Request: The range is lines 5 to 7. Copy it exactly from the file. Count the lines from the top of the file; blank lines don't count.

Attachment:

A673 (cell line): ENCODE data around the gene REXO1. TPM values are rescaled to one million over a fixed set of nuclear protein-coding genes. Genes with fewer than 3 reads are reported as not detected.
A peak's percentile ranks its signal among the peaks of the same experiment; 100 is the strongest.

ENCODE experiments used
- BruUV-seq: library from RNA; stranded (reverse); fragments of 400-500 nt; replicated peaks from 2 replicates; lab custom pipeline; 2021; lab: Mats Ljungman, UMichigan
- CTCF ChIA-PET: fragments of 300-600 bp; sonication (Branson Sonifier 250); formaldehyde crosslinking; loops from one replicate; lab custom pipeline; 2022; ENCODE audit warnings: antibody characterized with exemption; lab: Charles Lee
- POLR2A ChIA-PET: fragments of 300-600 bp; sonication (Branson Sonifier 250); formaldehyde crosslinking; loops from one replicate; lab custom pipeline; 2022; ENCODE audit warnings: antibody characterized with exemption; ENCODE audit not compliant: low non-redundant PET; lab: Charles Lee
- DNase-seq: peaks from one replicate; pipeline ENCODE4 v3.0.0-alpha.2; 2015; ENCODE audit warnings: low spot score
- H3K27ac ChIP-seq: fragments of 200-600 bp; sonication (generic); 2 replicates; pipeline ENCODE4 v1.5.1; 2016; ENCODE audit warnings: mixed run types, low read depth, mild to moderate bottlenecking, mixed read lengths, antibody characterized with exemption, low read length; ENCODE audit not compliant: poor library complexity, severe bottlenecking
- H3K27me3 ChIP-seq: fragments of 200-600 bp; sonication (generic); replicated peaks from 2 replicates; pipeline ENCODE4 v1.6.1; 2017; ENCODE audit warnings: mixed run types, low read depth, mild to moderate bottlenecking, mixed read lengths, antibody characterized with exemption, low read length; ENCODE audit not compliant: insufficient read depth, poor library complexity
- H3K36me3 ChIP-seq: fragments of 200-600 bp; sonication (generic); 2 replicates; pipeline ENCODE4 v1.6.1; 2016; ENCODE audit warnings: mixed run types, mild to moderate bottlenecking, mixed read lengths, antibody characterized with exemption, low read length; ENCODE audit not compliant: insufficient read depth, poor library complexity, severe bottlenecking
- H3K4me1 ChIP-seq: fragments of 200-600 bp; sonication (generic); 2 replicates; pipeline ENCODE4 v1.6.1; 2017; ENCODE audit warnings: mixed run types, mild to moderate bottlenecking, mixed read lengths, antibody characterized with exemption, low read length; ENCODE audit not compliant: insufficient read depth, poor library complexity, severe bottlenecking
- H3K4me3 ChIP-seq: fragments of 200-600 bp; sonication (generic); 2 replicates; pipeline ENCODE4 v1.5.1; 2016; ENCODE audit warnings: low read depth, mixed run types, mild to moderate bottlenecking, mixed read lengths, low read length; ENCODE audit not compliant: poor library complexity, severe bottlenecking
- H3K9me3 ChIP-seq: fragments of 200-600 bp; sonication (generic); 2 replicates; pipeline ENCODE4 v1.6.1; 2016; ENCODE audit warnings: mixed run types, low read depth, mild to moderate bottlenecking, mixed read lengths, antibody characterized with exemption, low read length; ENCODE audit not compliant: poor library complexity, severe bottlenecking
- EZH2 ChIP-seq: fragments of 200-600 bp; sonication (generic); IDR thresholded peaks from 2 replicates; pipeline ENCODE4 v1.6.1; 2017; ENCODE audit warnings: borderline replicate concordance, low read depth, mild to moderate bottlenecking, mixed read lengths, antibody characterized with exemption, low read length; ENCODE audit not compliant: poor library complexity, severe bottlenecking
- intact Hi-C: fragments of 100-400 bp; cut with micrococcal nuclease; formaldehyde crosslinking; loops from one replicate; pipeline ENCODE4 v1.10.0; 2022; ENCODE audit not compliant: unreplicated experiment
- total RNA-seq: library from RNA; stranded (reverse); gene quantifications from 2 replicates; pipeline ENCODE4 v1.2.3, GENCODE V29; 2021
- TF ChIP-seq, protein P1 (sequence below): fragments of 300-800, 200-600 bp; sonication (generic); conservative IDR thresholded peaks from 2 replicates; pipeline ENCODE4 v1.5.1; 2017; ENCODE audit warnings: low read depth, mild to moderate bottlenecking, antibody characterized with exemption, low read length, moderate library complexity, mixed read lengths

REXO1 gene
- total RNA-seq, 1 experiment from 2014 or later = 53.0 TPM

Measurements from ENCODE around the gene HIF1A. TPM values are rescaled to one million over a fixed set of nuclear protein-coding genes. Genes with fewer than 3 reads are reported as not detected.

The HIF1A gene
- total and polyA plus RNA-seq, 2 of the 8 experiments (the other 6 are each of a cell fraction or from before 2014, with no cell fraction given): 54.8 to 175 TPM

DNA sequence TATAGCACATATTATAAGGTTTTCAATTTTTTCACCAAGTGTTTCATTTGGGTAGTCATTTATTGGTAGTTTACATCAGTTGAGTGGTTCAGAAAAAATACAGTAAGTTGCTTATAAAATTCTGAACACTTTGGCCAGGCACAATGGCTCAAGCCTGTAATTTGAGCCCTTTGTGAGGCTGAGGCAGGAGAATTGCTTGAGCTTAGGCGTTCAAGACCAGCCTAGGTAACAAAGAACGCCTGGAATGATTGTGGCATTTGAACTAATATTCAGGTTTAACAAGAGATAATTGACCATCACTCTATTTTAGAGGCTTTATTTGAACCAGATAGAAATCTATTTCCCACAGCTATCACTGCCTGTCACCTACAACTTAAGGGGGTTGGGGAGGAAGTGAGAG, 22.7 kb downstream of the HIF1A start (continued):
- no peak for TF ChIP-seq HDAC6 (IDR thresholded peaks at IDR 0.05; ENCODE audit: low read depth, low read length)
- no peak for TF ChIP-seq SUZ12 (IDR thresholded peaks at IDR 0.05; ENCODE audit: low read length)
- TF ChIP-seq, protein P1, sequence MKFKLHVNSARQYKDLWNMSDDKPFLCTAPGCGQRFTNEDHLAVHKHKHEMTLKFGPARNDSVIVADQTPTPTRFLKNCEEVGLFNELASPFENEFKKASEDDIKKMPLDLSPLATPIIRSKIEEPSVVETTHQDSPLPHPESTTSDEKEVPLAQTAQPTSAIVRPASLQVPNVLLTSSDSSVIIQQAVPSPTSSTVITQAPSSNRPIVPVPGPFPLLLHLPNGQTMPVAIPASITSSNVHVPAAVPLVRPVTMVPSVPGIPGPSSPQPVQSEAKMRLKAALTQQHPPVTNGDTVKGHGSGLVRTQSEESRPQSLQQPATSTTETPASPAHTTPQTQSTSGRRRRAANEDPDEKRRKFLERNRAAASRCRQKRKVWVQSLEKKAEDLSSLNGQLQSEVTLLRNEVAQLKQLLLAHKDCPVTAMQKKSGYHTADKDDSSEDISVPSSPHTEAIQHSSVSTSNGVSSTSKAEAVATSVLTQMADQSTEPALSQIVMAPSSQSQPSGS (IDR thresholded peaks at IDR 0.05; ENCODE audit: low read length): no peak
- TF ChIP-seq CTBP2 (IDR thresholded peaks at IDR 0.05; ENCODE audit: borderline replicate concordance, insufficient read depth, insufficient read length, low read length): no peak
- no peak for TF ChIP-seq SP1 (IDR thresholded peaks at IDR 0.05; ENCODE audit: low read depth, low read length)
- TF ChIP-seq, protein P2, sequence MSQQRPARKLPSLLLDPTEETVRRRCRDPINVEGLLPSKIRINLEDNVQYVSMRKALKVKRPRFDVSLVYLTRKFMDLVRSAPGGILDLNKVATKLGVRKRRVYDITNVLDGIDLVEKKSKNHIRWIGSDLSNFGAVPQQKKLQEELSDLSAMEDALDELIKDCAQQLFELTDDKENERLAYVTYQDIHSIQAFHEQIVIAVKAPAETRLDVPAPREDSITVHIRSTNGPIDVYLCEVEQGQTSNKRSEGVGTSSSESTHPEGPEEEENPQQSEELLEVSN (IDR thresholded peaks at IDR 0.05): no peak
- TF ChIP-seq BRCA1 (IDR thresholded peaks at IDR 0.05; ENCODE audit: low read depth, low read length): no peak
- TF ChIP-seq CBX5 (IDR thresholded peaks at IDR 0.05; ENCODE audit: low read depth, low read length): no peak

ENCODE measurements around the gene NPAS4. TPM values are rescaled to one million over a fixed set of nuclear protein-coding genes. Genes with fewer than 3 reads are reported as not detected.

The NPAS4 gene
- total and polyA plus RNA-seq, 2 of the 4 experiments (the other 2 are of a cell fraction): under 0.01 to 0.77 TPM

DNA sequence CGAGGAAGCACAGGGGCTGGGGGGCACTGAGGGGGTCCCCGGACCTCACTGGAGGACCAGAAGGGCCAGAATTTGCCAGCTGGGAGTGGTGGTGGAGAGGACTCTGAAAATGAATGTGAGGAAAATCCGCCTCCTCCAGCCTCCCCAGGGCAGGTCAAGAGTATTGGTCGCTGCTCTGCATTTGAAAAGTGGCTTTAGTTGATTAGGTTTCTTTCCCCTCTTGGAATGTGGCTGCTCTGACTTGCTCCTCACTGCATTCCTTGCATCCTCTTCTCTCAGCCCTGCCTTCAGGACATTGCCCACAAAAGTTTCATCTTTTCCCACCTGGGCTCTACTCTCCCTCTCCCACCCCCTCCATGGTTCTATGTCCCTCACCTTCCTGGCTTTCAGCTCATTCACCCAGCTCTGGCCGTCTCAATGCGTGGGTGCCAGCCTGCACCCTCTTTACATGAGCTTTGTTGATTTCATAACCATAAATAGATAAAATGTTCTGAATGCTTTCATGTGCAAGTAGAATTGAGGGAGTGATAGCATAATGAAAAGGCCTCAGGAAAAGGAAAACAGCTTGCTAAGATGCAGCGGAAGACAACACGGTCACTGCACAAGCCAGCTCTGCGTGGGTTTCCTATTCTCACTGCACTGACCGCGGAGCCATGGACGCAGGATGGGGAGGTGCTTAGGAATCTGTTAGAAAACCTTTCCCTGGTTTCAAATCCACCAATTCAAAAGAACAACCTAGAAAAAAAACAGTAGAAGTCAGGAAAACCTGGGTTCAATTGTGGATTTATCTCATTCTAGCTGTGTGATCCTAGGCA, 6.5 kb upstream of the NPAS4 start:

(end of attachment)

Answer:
- CTCF ChIA-PET: fragments of 300-600 bp; sonication (Branson Sonifier 250); formaldehyde crosslinking; loops from one replicate; lab custom pipeline; 2022; ENCODE audit warnings: antibody characterized with exemption; lab: Charles Lee
- POLR2A ChIA-PET: fragments of 300-600 bp; sonication (Branson Sonifier 250); formaldehyde crosslinking; loops from one replicate; lab custom pipeline; 2022; ENCODE audit warnings: antibody characterized with exemption; ENCODE audit not compliant: low non-redundant PET; lab: Charles Lee
- DNase-seq: peaks from one replicate; pipeline ENCODE4 v3.0.0-alpha.2; 2015; ENCODE audit warnings: low spot score